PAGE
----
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2 oz. butter
1 tsp. cream or milk
Very convenient for invalids, or when required, a light dish for supper. Beat up three eggs with two ounces of fresh butter, or well-washed salt butter; add a teaspoonful of cream or new milk. Put all in a saucepan and keep stirring it over the fire for nearly five minutes, until it rises up like a soufflé, when it should be immediately dished on buttered toast.
From Godey’s Lady’s Book magazine, reader-submitted recipe from 1866.
Comment: While the author prefers to compare this to a soufflé, we must confess to suspecting a bit of “it sounds so much tastier in French!” classism at work here. This is not a durn thing but scrambled eggs after all, and the bit of butter and cream should make it tasty indeed.
Most cookbooks of the period had entire sections devoted to “cooking for the sick” and “invalid” was an all too common status in the years of the war, and long afterwards. Also included in the category would be those who, while otherwise healthy, had lost or damaged teeth and consequent difficulty chewing hard foods.
1 spare-rib of pork
Sage leaves, powdered
A bacon spare-rib usually weighs about eight or nine pounds, and will take from two to three hours to roast it thoroughly; not exactly according to its weight, but the thickness of the meat upon it, which varies very much. Lay the thick end nearest to the fire.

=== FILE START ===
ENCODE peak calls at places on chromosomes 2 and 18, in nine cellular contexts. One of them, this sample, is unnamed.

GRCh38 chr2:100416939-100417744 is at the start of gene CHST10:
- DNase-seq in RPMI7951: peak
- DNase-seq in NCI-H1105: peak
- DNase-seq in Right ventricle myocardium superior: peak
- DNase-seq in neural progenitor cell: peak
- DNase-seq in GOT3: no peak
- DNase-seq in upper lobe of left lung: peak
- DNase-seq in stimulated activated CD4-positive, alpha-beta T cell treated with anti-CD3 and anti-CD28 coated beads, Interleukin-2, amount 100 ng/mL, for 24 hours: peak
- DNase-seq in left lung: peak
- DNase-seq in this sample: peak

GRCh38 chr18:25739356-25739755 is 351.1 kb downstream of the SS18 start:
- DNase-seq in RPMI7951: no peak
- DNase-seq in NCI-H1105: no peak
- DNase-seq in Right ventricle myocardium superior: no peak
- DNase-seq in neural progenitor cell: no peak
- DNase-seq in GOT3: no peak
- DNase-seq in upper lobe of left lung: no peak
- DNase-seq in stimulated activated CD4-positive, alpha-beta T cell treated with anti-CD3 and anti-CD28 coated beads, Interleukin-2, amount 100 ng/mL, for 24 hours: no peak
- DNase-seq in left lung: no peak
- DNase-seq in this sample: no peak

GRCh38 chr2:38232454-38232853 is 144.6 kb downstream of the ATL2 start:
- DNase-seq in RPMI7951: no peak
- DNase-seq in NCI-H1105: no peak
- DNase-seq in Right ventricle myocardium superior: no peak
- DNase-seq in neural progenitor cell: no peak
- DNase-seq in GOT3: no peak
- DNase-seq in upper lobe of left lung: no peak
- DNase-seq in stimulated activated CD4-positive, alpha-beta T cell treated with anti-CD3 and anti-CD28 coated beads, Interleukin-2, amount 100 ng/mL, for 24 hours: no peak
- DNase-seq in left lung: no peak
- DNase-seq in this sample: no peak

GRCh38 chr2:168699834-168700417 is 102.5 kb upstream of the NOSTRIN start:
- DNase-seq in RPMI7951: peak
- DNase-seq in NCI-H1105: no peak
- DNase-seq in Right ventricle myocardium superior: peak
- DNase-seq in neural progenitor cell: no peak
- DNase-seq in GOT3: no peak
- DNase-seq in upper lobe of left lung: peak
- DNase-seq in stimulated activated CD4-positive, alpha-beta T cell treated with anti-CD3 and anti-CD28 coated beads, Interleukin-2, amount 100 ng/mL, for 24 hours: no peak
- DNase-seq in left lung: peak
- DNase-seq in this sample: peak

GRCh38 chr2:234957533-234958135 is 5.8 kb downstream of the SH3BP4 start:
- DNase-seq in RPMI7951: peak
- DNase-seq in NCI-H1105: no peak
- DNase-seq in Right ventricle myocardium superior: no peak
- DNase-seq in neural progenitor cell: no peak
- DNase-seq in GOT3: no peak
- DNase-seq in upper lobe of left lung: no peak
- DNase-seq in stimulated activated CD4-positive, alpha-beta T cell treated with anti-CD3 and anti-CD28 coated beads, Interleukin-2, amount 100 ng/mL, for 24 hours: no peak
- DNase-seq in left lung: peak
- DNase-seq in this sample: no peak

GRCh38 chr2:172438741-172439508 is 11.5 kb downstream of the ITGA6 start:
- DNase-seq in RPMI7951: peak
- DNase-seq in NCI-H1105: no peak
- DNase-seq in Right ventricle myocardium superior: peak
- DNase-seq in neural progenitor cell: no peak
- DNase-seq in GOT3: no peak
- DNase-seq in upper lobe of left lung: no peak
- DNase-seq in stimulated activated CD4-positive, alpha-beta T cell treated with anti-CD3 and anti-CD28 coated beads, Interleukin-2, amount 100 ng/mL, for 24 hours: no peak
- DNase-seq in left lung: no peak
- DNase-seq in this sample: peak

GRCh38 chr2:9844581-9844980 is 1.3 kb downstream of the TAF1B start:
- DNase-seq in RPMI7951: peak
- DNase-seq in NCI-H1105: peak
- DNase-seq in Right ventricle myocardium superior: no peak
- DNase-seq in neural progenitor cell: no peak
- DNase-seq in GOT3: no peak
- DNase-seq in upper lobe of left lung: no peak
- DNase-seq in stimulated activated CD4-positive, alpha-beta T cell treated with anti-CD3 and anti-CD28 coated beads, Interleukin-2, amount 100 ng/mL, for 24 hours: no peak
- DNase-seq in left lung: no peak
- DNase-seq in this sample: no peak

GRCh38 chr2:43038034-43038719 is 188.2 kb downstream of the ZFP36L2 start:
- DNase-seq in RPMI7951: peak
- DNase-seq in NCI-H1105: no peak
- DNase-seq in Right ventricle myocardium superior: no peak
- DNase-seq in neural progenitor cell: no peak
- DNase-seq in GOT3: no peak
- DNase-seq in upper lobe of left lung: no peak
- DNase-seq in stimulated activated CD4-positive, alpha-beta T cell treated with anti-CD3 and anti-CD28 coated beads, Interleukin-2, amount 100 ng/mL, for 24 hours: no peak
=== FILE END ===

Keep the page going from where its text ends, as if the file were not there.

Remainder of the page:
A proper bald spare-rib of eight pounds weight (so called because almost all the meat is pared off), with a steady fire, will be done in an hour and a quarter. There is so little meat on a bald spare-rib, that if you have a large, fierce fire, it will be burned before it is warm through. Joint it nicely, and crack the ribs across as you do ribs of lamb.
When you put it down to roast, dust on some flour, and baste it with a little butter; dry a dozen sage leaves, and rub them through a hair-sieve, and put them into the top of a pepper-box; and about a quarter of an hour before the meat is done, baste it with butter; dust the pulverized sage over it.
–Make it a general rule never to pour gravy over any thing that is roasted; by so doing, the dredging, &c., is washed off, and it eats insipid.
The Cook’s Oracle by William Kitchiner, MD, New York, 1829
Comment: This recipe clearly dates to the days of cooking over a kitchen hearth, essentially a large open fireplace. A whole range of implements, usually of cast iron, were required to hold the food in place, keep it the proper distance from the heat at each stage of cooking, and also to rotate it in such a way as to expose all surfaces of the meat to the flames. The technique of “dredging” is almost universal with hearth-roasted meats but we (never having tried it) are unsure as to exactly how it works–it would seem that the fat and other juices dripping off the roast would carry the dredging material, be it flour or spices, off into the drip pan with it. If we ever get a house big enough to hold a fireplace big enough to try this in, we’ll let you know. But however you do it, may your roasts never be insipid!